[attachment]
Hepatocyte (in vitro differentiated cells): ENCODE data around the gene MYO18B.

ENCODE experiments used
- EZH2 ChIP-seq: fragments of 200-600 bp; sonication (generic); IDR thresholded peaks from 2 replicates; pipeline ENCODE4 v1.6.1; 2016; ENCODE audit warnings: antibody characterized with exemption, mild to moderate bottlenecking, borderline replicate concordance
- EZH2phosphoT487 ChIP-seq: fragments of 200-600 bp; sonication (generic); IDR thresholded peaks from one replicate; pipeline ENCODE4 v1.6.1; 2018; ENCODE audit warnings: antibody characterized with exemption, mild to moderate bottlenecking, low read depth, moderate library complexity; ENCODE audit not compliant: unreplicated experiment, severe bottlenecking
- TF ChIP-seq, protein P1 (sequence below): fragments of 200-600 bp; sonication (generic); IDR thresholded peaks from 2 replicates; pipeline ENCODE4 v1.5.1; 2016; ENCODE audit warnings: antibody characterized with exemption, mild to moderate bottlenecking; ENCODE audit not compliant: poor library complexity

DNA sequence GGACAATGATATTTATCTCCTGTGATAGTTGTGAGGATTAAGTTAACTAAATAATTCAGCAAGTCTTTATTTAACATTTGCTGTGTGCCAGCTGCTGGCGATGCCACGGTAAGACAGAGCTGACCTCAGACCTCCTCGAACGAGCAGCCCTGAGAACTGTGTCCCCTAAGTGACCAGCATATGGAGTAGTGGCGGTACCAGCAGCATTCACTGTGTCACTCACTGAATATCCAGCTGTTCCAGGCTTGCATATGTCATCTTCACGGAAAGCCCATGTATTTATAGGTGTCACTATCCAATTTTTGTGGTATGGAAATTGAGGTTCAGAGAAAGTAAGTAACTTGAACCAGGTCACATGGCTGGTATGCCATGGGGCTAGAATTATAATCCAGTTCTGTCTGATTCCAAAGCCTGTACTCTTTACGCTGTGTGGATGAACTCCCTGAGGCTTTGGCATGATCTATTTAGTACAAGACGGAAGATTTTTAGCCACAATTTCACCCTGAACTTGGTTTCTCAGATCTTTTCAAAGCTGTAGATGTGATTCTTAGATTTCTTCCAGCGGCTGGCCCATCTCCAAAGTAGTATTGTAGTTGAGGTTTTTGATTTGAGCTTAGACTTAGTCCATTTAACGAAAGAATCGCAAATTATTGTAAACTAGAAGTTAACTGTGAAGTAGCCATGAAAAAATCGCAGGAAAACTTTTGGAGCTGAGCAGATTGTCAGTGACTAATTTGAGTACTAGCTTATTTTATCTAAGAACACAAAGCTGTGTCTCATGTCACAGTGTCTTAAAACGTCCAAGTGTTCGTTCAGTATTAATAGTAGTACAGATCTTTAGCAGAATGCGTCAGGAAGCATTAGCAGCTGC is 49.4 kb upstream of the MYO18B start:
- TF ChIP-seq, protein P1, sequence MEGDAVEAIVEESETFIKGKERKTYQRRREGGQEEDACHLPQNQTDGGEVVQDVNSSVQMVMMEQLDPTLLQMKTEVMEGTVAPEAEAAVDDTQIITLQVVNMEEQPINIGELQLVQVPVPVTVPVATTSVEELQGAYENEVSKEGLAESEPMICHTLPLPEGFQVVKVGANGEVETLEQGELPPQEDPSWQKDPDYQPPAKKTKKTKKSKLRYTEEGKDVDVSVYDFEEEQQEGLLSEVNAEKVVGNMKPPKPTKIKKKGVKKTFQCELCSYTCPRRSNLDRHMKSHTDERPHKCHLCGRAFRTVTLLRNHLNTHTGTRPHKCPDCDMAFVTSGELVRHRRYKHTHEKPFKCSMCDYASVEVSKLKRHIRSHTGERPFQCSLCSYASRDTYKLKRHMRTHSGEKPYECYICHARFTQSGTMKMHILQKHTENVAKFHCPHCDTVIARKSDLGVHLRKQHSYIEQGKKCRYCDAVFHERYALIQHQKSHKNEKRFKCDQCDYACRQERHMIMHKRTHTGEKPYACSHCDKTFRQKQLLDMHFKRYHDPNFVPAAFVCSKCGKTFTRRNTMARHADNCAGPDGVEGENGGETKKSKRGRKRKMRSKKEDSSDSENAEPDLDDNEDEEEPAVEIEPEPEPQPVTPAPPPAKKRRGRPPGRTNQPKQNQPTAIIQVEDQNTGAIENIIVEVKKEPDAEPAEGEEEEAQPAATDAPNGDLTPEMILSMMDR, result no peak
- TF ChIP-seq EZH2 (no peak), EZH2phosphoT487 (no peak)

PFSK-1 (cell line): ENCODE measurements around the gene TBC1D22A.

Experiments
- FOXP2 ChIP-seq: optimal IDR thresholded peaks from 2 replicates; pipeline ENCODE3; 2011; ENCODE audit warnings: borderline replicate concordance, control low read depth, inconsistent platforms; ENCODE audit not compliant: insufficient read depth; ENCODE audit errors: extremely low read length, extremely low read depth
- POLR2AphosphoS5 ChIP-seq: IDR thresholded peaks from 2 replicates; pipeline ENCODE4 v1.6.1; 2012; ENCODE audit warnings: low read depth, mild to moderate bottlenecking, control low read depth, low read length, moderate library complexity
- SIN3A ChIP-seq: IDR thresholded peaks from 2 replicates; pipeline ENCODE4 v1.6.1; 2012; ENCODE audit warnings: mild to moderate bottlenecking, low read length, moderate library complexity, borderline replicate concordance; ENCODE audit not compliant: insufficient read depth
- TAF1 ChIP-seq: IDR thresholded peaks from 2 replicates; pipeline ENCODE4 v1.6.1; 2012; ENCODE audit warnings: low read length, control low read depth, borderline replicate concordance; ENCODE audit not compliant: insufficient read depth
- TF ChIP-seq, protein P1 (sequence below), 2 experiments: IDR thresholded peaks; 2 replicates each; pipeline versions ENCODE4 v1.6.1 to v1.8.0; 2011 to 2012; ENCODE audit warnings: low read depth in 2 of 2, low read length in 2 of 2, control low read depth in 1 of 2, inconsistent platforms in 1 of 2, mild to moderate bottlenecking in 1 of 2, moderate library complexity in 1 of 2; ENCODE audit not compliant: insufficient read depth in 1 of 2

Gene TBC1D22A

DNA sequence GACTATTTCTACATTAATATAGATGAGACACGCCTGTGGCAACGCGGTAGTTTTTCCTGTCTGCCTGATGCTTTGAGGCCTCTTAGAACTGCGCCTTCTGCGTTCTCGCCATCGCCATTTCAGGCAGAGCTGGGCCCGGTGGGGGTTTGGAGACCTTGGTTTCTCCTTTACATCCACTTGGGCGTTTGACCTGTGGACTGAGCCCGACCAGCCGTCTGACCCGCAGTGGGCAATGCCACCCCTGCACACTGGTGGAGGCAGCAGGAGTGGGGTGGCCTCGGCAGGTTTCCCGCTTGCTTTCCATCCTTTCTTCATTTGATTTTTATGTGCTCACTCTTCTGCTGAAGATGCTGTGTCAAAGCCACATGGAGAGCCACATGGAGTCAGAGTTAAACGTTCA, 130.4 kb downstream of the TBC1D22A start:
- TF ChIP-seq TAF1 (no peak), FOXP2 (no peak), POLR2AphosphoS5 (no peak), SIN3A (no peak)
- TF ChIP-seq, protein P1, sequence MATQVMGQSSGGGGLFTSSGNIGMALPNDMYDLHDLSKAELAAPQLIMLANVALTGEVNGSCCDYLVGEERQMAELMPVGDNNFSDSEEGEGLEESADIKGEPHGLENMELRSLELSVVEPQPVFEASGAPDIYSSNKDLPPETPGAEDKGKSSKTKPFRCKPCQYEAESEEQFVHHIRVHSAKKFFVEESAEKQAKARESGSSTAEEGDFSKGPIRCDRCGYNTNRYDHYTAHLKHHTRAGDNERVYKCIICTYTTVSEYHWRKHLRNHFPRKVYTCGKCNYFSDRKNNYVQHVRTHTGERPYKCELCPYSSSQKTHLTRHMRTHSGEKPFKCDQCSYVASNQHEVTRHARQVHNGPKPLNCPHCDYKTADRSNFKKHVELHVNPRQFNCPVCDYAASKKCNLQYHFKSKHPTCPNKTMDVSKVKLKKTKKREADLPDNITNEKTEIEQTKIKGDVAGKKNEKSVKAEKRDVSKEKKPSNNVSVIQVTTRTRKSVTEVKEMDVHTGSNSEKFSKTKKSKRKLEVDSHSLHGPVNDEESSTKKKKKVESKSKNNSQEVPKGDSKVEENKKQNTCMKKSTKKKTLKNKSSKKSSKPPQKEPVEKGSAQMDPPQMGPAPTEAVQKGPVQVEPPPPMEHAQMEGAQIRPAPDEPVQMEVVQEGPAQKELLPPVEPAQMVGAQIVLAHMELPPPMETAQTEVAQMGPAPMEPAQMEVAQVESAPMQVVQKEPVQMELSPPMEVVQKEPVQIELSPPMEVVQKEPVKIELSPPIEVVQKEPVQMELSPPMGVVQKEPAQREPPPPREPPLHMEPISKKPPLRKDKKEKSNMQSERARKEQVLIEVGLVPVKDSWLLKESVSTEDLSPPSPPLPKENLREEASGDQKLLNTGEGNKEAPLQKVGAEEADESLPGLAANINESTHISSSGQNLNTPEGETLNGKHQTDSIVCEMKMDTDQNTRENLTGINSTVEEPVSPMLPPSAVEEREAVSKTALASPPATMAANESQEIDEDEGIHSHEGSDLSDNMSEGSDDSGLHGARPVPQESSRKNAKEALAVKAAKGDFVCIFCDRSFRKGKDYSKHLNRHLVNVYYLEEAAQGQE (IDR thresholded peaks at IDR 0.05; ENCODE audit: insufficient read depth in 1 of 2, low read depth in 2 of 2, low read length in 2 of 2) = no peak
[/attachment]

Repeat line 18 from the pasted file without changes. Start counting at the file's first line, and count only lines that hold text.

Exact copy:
- TF ChIP-seq TAF1 (no peak), FOXP2 (no peak), POLR2AphosphoS5 (no peak), SIN3A (no peak)